Christmas Past in Haslingfield
The build-up to Christmas in the village clearly wasn’t as great in Victorian times as it is today. Children at the local school only had Christmas Day off in 1875 and 1876, a week’s holiday only being introduced in 1877. Given that pupils had days off for Church outings, Chapel outings, Band of Hope outings, good attendance and inspections, perhaps the staff saw Christmas as just another incursion into the teaching year. There is no mention of a Christmas treat for pupils until 1923, when the staff went overboard. The Log Book reports:
“Dec 21st & 22nd Thursday: Infants treat: 30 of school + 22 others of Haslingfield parents
Friday: upper children 60 + 11 who have recently left.
Features: lighting by Christmas lanterns: Father Xmas: Yule log: Harlequin & Columbine: clown & side shows.”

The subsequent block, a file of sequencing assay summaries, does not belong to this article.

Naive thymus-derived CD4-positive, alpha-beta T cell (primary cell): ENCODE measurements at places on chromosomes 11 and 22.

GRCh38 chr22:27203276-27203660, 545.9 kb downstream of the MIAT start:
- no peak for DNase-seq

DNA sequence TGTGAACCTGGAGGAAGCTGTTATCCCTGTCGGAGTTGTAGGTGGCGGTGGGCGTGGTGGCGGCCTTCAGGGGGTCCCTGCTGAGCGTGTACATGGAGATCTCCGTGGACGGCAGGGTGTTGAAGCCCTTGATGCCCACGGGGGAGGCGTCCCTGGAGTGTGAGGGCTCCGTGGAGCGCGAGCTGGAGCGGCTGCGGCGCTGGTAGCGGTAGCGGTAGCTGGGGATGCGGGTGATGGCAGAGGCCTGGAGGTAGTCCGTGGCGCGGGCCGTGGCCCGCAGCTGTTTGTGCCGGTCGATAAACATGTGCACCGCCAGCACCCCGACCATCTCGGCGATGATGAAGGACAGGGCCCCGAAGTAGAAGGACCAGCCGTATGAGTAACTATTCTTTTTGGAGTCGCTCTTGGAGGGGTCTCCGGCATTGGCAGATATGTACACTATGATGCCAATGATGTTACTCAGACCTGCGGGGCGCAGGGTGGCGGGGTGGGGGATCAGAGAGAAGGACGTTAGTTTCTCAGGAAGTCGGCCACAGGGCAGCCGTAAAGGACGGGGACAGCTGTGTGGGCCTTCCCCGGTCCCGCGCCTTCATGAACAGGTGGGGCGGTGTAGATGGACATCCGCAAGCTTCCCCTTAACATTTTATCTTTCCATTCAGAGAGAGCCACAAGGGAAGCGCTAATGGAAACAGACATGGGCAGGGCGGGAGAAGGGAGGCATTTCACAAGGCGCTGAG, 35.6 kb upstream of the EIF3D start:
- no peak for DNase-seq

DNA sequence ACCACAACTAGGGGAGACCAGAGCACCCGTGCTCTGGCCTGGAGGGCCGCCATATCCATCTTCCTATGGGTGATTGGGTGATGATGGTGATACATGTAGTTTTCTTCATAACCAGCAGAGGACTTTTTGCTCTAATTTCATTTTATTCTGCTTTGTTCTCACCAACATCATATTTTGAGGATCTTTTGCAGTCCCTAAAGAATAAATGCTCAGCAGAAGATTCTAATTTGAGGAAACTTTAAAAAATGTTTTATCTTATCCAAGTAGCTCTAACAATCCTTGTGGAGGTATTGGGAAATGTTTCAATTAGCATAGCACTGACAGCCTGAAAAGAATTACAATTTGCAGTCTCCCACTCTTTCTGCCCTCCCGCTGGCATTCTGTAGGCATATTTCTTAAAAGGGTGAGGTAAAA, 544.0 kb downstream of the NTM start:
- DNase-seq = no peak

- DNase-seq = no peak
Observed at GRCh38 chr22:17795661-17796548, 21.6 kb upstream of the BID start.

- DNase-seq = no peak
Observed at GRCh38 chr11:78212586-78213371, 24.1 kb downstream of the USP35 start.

The Cambridge Chronicle reports little happening at this time of year, except that the villagers were very fond of turkeys. In 1848, 389 were sold in Haslingfield, varying in weight between 20 and 27 lbs. – big birds! Those that couldn’t afford them were not averse to using other methods. In December 1848, Mr. Prime, whose cottage still stands at the south end of the High Street, was given a tip-off that his farm was to be raided. He and “his man” took up position, but it was a cold night and they had to go inside for sustenance. Sod’s Law applied then as now, and while they were inside the thieves arrived and put 8 prime turkeys (no pun intended) into two sacks, and ran off. Mr. Prime and his buddy reappeared just in time to chase after the thieves, who wisely dropped the sacks and disappeared.
Enjoy your turkey if you’re having one, and a Merry Christmas to all our readers.
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